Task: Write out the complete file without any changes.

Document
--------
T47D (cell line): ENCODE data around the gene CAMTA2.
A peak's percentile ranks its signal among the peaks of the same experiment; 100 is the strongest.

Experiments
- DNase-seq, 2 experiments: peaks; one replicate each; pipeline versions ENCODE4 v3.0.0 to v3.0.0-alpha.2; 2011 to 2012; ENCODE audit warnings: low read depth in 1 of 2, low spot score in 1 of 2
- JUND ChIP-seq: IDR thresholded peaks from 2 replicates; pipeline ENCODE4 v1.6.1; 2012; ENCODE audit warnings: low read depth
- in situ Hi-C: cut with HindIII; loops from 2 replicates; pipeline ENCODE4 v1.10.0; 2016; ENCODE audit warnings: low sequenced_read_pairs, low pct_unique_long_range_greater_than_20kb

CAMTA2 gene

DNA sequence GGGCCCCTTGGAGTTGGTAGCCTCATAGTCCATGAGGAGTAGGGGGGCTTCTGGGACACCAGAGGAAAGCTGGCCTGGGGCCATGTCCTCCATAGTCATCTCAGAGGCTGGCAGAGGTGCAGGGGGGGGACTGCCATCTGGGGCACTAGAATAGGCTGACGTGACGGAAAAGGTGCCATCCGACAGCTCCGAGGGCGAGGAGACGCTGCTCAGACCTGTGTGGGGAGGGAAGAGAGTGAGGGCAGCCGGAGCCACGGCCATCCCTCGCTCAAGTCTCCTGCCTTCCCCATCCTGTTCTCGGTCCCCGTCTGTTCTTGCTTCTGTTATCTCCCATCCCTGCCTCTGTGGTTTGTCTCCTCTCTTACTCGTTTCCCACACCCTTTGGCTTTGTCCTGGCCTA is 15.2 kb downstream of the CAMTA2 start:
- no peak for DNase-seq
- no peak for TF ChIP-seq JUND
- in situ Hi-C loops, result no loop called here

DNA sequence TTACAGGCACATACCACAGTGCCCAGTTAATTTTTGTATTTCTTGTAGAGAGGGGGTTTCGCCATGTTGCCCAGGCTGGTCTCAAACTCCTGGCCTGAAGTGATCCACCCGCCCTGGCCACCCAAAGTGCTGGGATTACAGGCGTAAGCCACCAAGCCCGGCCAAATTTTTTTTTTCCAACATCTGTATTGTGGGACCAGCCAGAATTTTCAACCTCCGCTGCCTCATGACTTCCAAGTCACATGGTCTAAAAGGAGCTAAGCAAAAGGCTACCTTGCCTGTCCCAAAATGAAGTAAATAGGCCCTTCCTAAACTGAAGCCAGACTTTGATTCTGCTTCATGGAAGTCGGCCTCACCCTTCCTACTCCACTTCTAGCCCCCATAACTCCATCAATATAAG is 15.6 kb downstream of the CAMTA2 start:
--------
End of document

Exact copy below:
T47D (cell line): ENCODE data around the gene CAMTA2.
A peak's percentile ranks its signal among the peaks of the same experiment; 100 is the strongest.

Experiments
- DNase-seq, 2 experiments: peaks; one replicate each; pipeline versions ENCODE4 v3.0.0 to v3.0.0-alpha.2; 2011 to 2012; ENCODE audit warnings: low read depth in 1 of 2, low spot score in 1 of 2
- JUND ChIP-seq: IDR thresholded peaks from 2 replicates; pipeline ENCODE4 v1.6.1; 2012; ENCODE audit warnings: low read depth
- in situ Hi-C: cut with HindIII; loops from 2 replicates; pipeline ENCODE4 v1.10.0; 2016; ENCODE audit warnings: low sequenced_read_pairs, low pct_unique_long_range_greater_than_20kb

CAMTA2 gene

DNA sequence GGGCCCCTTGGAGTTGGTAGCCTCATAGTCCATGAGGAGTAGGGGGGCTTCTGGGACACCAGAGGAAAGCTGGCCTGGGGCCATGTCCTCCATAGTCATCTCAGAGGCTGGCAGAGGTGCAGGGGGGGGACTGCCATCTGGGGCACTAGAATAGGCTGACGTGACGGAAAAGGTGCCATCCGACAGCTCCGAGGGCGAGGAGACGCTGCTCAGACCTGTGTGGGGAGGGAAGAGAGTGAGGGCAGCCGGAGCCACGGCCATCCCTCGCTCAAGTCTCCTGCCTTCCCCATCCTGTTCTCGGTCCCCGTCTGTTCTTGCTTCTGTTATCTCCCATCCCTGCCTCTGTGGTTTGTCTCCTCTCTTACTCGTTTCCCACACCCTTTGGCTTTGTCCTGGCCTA is 15.2 kb downstream of the CAMTA2 start:
- no peak for DNase-seq
- no peak for TF ChIP-seq JUND
- in situ Hi-C loops, result no loop called here

DNA sequence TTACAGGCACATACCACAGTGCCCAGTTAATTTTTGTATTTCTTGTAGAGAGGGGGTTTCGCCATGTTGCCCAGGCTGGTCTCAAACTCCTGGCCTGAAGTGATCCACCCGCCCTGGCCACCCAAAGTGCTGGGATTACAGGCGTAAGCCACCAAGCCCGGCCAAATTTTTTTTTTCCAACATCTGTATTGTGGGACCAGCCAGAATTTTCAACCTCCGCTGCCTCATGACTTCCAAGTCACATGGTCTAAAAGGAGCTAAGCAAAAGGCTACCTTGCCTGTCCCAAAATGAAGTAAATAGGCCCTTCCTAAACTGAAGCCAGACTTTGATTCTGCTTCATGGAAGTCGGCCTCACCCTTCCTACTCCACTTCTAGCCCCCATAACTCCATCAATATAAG is 15.6 kb downstream of the CAMTA2 start: